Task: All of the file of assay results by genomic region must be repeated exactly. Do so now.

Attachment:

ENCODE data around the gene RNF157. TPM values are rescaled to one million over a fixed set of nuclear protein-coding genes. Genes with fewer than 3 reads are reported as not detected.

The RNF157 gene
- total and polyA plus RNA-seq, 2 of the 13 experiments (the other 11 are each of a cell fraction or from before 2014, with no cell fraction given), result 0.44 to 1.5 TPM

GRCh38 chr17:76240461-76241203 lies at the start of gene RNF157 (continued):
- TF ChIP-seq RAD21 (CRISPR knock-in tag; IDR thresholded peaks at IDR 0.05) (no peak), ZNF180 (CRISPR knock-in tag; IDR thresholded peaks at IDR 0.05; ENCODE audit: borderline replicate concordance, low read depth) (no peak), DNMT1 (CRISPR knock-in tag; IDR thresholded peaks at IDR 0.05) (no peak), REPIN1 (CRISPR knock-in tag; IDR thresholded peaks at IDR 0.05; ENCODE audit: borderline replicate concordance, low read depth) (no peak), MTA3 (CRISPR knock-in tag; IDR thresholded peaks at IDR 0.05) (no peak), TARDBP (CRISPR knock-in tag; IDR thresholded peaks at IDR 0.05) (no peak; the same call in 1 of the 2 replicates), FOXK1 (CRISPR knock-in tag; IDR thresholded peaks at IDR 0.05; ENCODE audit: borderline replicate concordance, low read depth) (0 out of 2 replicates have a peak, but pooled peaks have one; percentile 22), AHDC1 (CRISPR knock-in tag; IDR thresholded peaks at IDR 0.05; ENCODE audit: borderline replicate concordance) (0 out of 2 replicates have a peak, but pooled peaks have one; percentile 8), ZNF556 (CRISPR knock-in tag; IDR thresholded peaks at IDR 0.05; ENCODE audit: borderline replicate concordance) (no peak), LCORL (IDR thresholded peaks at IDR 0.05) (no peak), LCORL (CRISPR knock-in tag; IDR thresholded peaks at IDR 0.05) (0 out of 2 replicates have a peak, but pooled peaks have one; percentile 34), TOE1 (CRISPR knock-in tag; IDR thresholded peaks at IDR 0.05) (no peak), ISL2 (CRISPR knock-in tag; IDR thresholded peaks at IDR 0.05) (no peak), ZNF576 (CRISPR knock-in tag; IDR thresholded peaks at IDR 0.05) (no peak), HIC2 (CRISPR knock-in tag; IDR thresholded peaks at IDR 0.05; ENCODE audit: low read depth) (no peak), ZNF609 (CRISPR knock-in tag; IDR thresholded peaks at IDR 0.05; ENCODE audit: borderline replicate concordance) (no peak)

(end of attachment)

ENCODE data around the gene RNF157. TPM values are rescaled to one million over a fixed set of nuclear protein-coding genes. Genes with fewer than 3 reads are reported as not detected.

The RNF157 gene
- total and polyA plus RNA-seq, 2 of the 13 experiments (the other 11 are each of a cell fraction or from before 2014, with no cell fraction given), result 0.44 to 1.5 TPM

GRCh38 chr17:76240461-76241203 lies at the start of gene RNF157 (continued):
- TF ChIP-seq RAD21 (CRISPR knock-in tag; IDR thresholded peaks at IDR 0.05) (no peak), ZNF180 (CRISPR knock-in tag; IDR thresholded peaks at IDR 0.05; ENCODE audit: borderline replicate concordance, low read depth) (no peak), DNMT1 (CRISPR knock-in tag; IDR thresholded peaks at IDR 0.05) (no peak), REPIN1 (CRISPR knock-in tag; IDR thresholded peaks at IDR 0.05; ENCODE audit: borderline replicate concordance, low read depth) (no peak), MTA3 (CRISPR knock-in tag; IDR thresholded peaks at IDR 0.05) (no peak), TARDBP (CRISPR knock-in tag; IDR thresholded peaks at IDR 0.05) (no peak; the same call in 1 of the 2 replicates), FOXK1 (CRISPR knock-in tag; IDR thresholded peaks at IDR 0.05; ENCODE audit: borderline replicate concordance, low read depth) (0 out of 2 replicates have a peak, but pooled peaks have one; percentile 22), AHDC1 (CRISPR knock-in tag; IDR thresholded peaks at IDR 0.05; ENCODE audit: borderline replicate concordance) (0 out of 2 replicates have a peak, but pooled peaks have one; percentile 8), ZNF556 (CRISPR knock-in tag; IDR thresholded peaks at IDR 0.05; ENCODE audit: borderline replicate concordance) (no peak), LCORL (IDR thresholded peaks at IDR 0.05) (no peak), LCORL (CRISPR knock-in tag; IDR thresholded peaks at IDR 0.05) (0 out of 2 replicates have a peak, but pooled peaks have one; percentile 34), TOE1 (CRISPR knock-in tag; IDR thresholded peaks at IDR 0.05) (no peak), ISL2 (CRISPR knock-in tag; IDR thresholded peaks at IDR 0.05) (no peak), ZNF576 (CRISPR knock-in tag; IDR thresholded peaks at IDR 0.05) (no peak), HIC2 (CRISPR knock-in tag; IDR thresholded peaks at IDR 0.05; ENCODE audit: low read depth) (no peak), ZNF609 (CRISPR knock-in tag; IDR thresholded peaks at IDR 0.05; ENCODE audit: borderline replicate concordance) (no peak)